When we have a bonding assessment done a licensed psychologist comes in and watches the interaction between the adults and the child. They also interview the adults and children if age appropriate and get their input. The Dr then makes a determination about whats in the best interests of the child. They are not cheap they last 2 we have had done were btw $1500 and $2000. Our court take a lot of stock in them. Our were done with the foster parents and the bio-parents. If they are good at it they come up with some valuable stuff and incite.

From my perspective this is a no brainer, the agency who place the child should be fighting most of this battle, at this point it should be about the best interest of the child and not about what the parents want. I encourage you and your wife (I assume your wife, all you said was we) to speak in court and tell the court about the child future with you and your family.
 

Lazarus52980

Senior member
Sep 14, 2010
615
0
71
When we have a bonding assessment done a licensed psychologist comes in and watches the interaction between the adults and the child. They also interview the adults and children if age appropriate and get their input. The Dr then makes a determination about whats in the best interests of the child. They are not cheap they last 2 we have had done were btw $1500 and $2000. Our court take a lot of stock in them. Our were done with the foster parents and the bio-parents. If they are good at it they come up with some valuable stuff and incite.

From my perspective this is a no brainer, the agency who place the child should be fighting most of this battle, at this point it should be about the best interest of the child and not about what the parents want. I encourage you and your wife (I assume your wife, all you said was we) to speak in court and tell the court about the child future with you and your family.
Thank you for the information and encouragement. My wife will be at home with the children tomorrow, and I will be the one at court. The GAL seems to be on their side for some reason, so it will be a bit of a fight.
 

todpod

Golden Member
Nov 10, 2001
1,275
0
76
Sometimes those GAL's go off the wrong direction. If you have other children definitely play up the relationship the child has with your children, even more reason for a bonding assessment. I can't see for the life of me how that is a better place for the child. If it were a kinship move I could see it but its not.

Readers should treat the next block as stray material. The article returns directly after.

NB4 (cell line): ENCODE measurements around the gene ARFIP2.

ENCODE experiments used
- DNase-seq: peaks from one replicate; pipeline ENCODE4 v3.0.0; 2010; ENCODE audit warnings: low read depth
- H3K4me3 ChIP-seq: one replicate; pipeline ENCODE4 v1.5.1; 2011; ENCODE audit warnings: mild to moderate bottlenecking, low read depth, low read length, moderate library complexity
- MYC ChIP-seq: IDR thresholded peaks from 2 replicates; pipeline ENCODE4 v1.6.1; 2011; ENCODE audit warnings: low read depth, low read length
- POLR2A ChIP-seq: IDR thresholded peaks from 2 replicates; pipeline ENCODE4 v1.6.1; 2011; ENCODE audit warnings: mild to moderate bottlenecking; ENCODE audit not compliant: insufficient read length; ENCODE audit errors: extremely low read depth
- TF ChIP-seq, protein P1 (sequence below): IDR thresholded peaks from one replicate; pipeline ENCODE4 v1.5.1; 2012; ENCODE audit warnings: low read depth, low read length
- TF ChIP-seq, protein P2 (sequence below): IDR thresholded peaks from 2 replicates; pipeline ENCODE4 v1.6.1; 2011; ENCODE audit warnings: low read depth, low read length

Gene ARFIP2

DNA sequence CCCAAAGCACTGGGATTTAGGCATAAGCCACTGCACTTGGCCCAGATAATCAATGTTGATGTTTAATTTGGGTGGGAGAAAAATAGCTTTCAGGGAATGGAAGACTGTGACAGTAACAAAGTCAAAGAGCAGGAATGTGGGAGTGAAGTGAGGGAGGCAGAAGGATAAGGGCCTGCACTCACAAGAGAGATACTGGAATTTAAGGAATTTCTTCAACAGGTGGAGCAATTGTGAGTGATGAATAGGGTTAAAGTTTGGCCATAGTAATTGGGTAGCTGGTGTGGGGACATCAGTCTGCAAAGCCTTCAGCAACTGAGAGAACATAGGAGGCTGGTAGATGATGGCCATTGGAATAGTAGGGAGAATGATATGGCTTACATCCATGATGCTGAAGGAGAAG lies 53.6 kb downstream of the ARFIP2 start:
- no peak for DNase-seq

BarkingGhostar

Diamond Member
Nov 20, 2009
7,735
961
126
Does anyone know how long you need to have a child in foster care in your home before you legally become that child's kin? I have been searching the web but I can't seem to find it spelled out anywhere...
The moment you get it pregnant, ot the moment it gets you pregnant.
 

alkemyst

No Lifer
Feb 13, 2001
83,981
15
81
OP, as many have stated; this is not a federal blanket but something decided (if it's even acknowledged) at a State and even more likely County level. You will have to ask your local court house and see if they have similar cases. You will more than likely have to do your own research, they will just point you to the place to look.
 

Lazarus52980

Senior member
Sep 14, 2010
615
0
71
Well, we lost. The judge found that there is no statute of limitations on when a parent can put their child up for adoption and sign away their legal rights (in spite of the objections from the county).
 

thomsbrain

Lifer
Dec 4, 2001
18,149
1
0
Bummer.

In CA, I'm pretty sure foster parents have essentially zero rights until the parents' rights are fully terminated (including appeals) AND the foster parent goes through the entire adoption process, which can take a year. Many foster parents opt to forgo adoption because it's a hassle and remaining a foster parent means they can still get paid.

The flip side of that is that as long as you are a foster parent, you can have the kid removed from your home with just 7 days notice, regardless of how long they have been with you. So the kids have no more sense of security than do the foster parents.

The foster system is a well-oiled factory for attachment disorders. :(
 

alkemyst

No Lifer
Feb 13, 2001
83,981
15
81
Even though the child is very young, you should be proud you gave the kid a place of love for the time you could. Lots of kids don't even get that.
QFT, that's got to be the end goal. The child will know who the "real parent" is even if the real parent wants to fight that to the bone.